Warning: this profile discusses sensitive topics including suicidal ideation and mental health. If you are experiencing a mental health crisis, please call 1-833-456-4566 (French and English) or click here for more resources.
Just because you haven’t graduated from school doesn’t mean you can’t start start fulfilling your dreams, and Bria is the perfect example of this. Even before finishing her education at York, she’s already finding success as a writer for not one, not two but five online magazines! The author of the viral “Suicidal People Don’t Want to Die, They Just Want the Pain to Stop”, Bria takes her life experiences to humanize and destigmatize mental health and other topics. This week, we had the chance to speak with her about everything from how to smile on rough days to theoretical brunch!
Name: Bria Barrows
Major: Professional Writing, Honours Specialized BA
Year of study: 4th
Hometown: Toronto, Canada
Favorite quote: Isaiah 43:2 , “When you go through deep waters, I will be with you. When you go through rivers of difficulty, you will not drown. When you walk through the fire of oppression, you will not be burned up; the flames will not consume you.”
Where can we find your writing?
Thought Catalog: https://thoughtcatalog.com/bria-barrows/
Faze Magazine: http://faze.ca/team/bria-barrows/
Where do you draw inspiration for your articles?
My articles are mostly based on my own life experiences, or I will see what is trending in the media and what others have wrote and will expand on that idea from there. I write based on my own life, however, because I find it is more relatable and authentic. Authenticity usually draws an audience. People want to hear something that they can say, “Yes, I have been through that and I’m not alone.”
What was your favorite article to write?
I had an article picked up by a mental health site called The Mighty, but I originally published it through Thought Catalog, which I am a frequent contributor of. It has since generated over 4,000 shares and has 138,000 likes. I never expected the article to go viral at all. I wrote it during a very scary time in my life, last summer of 2017, when I had a very debilitating depressive episode. I experienced suicidal thoughts for most of this time and I wrote this literally in the throes of it. This is my favourite article because I am discussing something that is so taboo yet experienced by so many people, young and old. A friend tagged me into the post and I just saw loads and loads of people commenting and thanking me because they could relate to what I wrote. As someone who literally thought I would never make it through that time and the other times in my life where I was plagued by depressive thoughts, it makes me happy to know that my pain had a purpose.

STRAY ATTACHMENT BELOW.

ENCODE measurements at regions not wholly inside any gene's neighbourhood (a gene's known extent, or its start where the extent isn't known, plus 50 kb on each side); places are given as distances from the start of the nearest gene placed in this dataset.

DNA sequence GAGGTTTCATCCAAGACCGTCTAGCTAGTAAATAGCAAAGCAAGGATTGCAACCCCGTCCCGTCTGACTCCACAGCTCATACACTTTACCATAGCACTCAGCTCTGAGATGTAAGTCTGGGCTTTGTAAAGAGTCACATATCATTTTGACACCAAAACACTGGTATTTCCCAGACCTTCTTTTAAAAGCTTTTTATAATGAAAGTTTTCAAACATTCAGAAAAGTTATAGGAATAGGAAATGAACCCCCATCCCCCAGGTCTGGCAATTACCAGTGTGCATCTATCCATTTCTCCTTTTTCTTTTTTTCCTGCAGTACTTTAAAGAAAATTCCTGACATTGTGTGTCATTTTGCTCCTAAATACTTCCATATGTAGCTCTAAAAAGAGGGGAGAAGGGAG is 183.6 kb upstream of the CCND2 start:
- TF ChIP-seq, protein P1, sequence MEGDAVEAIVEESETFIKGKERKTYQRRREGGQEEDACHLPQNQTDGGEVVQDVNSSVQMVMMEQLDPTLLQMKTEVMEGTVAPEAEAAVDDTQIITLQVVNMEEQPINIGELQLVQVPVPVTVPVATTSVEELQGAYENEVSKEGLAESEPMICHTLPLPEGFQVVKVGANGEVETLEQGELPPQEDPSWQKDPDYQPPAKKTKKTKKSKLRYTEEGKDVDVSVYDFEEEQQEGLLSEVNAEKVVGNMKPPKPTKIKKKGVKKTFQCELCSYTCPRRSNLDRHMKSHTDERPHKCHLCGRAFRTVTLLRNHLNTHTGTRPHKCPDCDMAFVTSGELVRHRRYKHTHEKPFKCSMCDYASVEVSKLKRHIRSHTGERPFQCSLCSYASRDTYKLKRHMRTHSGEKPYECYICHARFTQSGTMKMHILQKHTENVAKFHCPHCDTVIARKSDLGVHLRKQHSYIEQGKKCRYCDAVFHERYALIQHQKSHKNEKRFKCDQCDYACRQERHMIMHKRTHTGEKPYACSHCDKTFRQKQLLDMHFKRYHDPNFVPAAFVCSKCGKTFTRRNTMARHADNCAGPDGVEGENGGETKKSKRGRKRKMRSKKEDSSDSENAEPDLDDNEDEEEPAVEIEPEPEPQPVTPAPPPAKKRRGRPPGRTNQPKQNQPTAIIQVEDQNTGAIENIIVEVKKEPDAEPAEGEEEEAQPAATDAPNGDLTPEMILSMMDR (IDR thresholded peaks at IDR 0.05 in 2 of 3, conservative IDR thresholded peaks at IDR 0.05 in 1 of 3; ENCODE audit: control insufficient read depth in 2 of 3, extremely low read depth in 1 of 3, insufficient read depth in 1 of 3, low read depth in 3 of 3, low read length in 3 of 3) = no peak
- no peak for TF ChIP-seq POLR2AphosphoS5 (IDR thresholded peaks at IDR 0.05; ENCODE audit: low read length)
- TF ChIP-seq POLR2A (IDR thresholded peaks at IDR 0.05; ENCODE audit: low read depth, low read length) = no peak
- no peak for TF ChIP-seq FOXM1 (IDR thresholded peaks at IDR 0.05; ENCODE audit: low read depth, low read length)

It can be read here.
What is your favorite part of writing?
Sharing real, authentic pieces of my life that others can relate to. The internet is full of so much fakeness. It is so great that people can come home after an overwhelming day and see an article that can lift their spirits. I also love the growth that comes with writing. DO NOT BE FOOLED. LOL. I have not been a published writer for long. I literally never knew what a blog was until like 2014 and I spent years doubting if I could even write because this is such a competitive field. Many, many, times I thought that I couldn’t do this. Some days, I still do. I don’t think as a writer that really ever goes away. It comes with the territory. However, finally succeeding a writer means so much to me. I started off with just a little blogspot that no one read, to a WordPress that maybe a couple read, to contributing to Thought Catalog after being found by them. So there is hope! Writing is an amazing tool to just let everything off of your chest and heal through your words.
What do you love most about York?
I honestly wish I could be more involved (working on it) so I can speak on the clubs aspects of university, but I love that York is so down to earth. For the most part, people are friendly. There are also so many places on campus to just chill and eat with your friends or grab a coffee and study. My go-to place right now is Aroma Espresso on the Pond Road. So cute and cozy! The coffee and treats are also amazing.
Who do you look up to the most?